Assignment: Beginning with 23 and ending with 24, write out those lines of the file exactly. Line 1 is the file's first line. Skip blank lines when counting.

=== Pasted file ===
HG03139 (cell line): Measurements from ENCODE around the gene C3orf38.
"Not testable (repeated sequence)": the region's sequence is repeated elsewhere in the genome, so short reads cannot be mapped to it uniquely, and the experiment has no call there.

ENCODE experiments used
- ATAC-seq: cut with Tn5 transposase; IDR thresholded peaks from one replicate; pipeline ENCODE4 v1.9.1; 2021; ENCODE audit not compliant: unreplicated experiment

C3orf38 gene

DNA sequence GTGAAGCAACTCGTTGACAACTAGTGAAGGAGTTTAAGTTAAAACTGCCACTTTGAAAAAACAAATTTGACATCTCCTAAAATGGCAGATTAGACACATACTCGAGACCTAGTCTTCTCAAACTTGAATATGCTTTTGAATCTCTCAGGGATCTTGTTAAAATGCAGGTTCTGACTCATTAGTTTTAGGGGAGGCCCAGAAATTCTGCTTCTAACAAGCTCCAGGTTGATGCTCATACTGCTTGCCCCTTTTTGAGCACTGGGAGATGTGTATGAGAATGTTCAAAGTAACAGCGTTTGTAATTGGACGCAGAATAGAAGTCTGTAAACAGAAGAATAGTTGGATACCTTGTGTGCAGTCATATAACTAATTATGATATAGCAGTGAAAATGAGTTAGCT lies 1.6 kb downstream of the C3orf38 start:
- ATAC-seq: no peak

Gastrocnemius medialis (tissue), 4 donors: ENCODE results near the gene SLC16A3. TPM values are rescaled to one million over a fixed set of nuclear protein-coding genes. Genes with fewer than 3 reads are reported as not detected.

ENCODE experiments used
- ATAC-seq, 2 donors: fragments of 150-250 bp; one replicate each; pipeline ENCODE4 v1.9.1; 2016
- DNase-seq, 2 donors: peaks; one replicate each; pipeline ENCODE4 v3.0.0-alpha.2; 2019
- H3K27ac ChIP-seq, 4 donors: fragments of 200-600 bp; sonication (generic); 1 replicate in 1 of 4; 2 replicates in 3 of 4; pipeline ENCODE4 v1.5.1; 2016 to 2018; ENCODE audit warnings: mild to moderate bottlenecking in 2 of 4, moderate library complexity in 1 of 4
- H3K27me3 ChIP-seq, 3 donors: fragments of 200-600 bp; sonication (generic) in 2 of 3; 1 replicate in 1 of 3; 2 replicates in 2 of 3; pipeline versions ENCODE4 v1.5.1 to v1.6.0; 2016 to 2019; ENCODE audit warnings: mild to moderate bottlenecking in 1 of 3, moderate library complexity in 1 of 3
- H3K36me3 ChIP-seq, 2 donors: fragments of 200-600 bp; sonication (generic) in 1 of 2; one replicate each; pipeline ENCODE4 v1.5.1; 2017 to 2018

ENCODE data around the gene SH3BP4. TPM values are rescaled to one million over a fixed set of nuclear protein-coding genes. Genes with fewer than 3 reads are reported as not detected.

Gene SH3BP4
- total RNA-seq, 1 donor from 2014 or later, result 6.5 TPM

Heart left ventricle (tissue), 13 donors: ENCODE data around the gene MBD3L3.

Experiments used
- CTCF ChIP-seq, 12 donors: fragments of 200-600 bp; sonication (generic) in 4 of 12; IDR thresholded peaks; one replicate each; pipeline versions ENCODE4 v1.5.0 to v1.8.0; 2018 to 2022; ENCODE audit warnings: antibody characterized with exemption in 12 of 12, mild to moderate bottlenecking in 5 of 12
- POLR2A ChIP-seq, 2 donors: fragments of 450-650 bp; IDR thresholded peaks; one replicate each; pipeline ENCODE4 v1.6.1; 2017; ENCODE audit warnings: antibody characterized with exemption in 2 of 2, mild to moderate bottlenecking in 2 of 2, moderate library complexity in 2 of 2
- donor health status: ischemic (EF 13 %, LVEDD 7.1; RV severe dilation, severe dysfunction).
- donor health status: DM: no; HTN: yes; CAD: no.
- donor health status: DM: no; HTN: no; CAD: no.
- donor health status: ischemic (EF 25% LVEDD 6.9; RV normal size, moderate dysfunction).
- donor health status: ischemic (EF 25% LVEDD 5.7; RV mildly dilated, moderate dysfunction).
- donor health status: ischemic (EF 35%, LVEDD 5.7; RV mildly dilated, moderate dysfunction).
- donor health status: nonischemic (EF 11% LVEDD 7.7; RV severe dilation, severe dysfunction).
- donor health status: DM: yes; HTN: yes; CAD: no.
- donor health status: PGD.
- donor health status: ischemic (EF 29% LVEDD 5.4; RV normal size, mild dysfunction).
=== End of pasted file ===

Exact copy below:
- donor health status: DM: no; HTN: yes; CAD: no.
- donor health status: DM: no; HTN: no; CAD: no.